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Kadner: He’s the type who pays income tax

Republican presidential candidate former Massachusetts Gov. Mitt Romney addresses U.S. Hispanic Chamber Commerce Los Angeles Monday Sept. 17 2012.

Republican presidential candidate and former Massachusetts Gov. Mitt Romney addresses the U.S. Hispanic Chamber of Commerce in Los Angeles, Monday, Sept. 17, 2012. (AP Photo/David McNew)

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Updated: October 20, 2012 6:17AM



Mitt Romney apparently thinks I’m one of his people.

I pay federal income tax and don’t receive government subsidies. Therefore, I could be a Romney voter.

By now you may have heard the Republican presidential candidate’s speech at a May fundraising event (recorded without his knowledge). Romney claimed that 47 percent of Americans are Obama voters who “pay no income tax,” “are dependent upon government” and “believe that they are entitled to health care, to food, to housing, to you name it.”

Since his comments went viral on YouTube, Romney has said he probably didn’t explain himself too well but still hasn’t really said what he meant.

I’m going to give him the benefit of the doubt and assume he doesn’t want people to go hungry, homeless or without health care.

In fact, as governor of Massachusetts Romney launched a universal health care system for everyone in that state, so he once understood that was something all people should be “entitled” to.

I also think it’s human to misspeak, and given the millions of words uttered by presidential candidates, some of their mistakes are going to be whoppers.

Because political opponents are always looking for any opening, it should surprise no one when a candidate’s opposition jumps on and exaggerates such statements.

That said, I think Romney’s comments do offer an insight into the way that many Americans think about their fellow citizens.

You’re either a lazy slob who wants to freeload on the backs of hard-working taxpayers or a greedy billionaire looking to squeeze every dime you can out of the government and the working man.

There’s some truth to both stereotypes, but the much larger truth is that you really can’t squeeze large numbers of people into narrow boxes. When you do that, you’re always wrong.

Romney’s statement about people not paying income tax is a great example of how numbers can lie.

It’s true that nearly half of Americans don’t pay income tax, but many don’t because the government has deliberately created a tax code that allows them to zero out what they owe.

For example, the fastest-growing share of the group that doesn’t pay income tax are those making $75,000 to $100,000 a year, according to the Detroit Free Press.

The newspaper reported that in 1996, only 5,000 people in that income bracket paid no income tax, but by 2009 that number had reached nearly 500,000.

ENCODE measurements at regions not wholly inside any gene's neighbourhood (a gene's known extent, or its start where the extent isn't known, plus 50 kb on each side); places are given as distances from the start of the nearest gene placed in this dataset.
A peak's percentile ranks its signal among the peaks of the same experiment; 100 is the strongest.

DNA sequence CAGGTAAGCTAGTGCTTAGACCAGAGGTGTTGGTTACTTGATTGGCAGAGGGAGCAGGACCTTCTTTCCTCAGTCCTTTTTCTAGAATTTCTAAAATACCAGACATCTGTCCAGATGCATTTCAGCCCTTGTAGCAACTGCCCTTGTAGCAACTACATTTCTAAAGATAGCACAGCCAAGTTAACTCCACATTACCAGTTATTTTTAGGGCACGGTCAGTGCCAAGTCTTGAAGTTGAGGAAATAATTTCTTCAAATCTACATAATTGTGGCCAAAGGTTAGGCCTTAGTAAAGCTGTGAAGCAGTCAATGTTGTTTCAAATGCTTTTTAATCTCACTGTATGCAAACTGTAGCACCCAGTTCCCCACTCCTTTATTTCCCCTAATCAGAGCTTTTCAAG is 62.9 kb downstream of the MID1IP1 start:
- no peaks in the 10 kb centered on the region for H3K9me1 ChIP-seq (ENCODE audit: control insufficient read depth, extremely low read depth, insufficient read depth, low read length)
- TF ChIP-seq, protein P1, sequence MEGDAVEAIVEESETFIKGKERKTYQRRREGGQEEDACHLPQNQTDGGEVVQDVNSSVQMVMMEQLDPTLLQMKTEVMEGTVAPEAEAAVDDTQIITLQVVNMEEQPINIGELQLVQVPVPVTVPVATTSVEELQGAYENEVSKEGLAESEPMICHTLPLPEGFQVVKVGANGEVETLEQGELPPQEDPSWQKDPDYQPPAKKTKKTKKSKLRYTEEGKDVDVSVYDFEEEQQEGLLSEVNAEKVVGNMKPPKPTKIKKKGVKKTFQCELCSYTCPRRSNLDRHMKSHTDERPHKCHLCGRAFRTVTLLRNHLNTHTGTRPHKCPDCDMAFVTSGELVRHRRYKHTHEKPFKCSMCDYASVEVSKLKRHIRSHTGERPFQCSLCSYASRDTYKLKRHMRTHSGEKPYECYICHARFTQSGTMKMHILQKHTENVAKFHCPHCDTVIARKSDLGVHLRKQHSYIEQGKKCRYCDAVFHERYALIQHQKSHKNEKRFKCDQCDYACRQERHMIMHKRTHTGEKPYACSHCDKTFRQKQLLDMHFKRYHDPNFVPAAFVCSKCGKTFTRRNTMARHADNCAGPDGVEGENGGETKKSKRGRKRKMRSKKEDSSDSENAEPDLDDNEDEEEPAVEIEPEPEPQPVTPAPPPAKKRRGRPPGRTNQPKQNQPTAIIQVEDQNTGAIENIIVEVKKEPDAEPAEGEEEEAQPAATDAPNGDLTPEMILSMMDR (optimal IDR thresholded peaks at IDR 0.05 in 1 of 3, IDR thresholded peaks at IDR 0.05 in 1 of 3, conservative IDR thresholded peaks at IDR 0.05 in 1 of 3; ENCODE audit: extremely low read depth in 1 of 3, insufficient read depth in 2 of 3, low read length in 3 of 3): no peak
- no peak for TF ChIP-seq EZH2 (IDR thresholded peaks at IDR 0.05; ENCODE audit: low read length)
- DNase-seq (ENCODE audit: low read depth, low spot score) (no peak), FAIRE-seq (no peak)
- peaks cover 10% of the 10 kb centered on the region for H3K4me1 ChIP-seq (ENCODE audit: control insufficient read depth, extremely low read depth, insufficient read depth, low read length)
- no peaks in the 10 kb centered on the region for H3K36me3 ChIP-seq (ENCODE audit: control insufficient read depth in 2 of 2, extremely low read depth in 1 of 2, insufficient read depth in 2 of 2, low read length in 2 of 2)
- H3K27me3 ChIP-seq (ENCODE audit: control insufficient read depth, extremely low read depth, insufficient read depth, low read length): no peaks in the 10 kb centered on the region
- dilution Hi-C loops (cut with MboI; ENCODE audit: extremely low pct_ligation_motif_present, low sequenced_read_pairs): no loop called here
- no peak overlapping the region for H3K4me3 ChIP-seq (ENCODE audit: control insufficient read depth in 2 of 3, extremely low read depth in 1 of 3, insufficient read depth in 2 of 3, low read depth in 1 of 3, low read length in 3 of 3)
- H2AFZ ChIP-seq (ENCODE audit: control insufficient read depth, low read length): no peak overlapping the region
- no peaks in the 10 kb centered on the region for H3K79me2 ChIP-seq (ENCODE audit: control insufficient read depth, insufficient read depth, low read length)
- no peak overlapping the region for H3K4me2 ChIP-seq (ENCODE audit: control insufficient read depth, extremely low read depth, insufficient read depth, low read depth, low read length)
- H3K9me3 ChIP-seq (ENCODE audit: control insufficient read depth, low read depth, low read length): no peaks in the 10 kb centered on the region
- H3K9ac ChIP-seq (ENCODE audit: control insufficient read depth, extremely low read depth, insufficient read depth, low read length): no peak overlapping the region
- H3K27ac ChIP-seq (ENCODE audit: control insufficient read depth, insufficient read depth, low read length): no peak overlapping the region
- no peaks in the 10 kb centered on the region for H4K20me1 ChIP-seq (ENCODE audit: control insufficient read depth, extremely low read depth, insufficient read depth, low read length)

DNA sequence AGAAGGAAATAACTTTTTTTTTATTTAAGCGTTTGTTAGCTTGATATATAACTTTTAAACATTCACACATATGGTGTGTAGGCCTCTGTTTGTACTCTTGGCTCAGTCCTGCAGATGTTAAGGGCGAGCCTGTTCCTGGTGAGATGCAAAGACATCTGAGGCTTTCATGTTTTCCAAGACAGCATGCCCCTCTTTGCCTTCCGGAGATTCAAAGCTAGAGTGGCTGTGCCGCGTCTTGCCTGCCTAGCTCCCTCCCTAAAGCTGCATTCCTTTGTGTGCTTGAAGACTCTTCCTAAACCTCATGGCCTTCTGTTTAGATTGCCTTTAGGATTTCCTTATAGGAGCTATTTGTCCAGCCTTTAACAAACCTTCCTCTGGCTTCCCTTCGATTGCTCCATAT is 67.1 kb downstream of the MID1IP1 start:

In 2009, more than 20,000 filers making more than $200,000 a year (1,470 with a gross income of more than $1 million) owed no income tax, according to the Free Press.

Still, it’s true that the lowest-income Americans, those earning less than $25,000 a year, account for the largest number of those not paying any federal income tax — 76 percent in 2009.

But that number includes many senior citizens who worked all of their lives. I wouldn’t call them lazy.

Even Romney’s assumption that low-income people wouldn’t vote Republican is wrong because studies show that many of the Red states — such as Mississippi, Alabama, Louisiana and Texas — have substantial low-income populations that vote solidly Republican.

Many poor people vote on social issues such as abortion and gay marriage rather than in their economic interest.

I am apparently in Romney’s target voter base, but he would also write me off. That’s because I believe in health care for all, even though I don’t support Obama’s Affordable Care Act.

Readers of this column know that I’m also an advocate for better housing for the homeless and more spending on job training.

During the current economic recession, its amazing that anyone would make a blanket statement about the types of people needing government help.

There are millions of hard-working people who have lost their jobs and can’t find another one, including veterans. That’s another reason so many people aren’t paying income tax. No income means no tax owed.

In addition, both Democrats and Republicans appeal to voters by creating more and ever-larger income tax breaks, exemptions and deductions.

I’ve mentioned before that it makes no sense to me that as the federal government goes deeper into debt, it keeps handing out tax breaks to everyone.

Sure, the government may be spending more, but arguments over whether it’s justified aside, deliberately reducing your revenue stream and demanding a balanced budget is hypocritical.

But both political parties pander to their bases by handing out tax cuts.

Romney has said his remarks were not “elegantly stated,” but I think his statements indicate he is seriously misjudging the American people.

To win this election, he has to convince some of those “Obama voters” in the 47 percent that their lives will improve if he is elected.

As for me, I’m still awaiting the candidate who won’t make me feel like a dope for paying my income tax bill.

Taxes are the price of citizenship, but I hate the feeling that citizens much wealthier than I are “entitled” to tax breaks I’m not getting.



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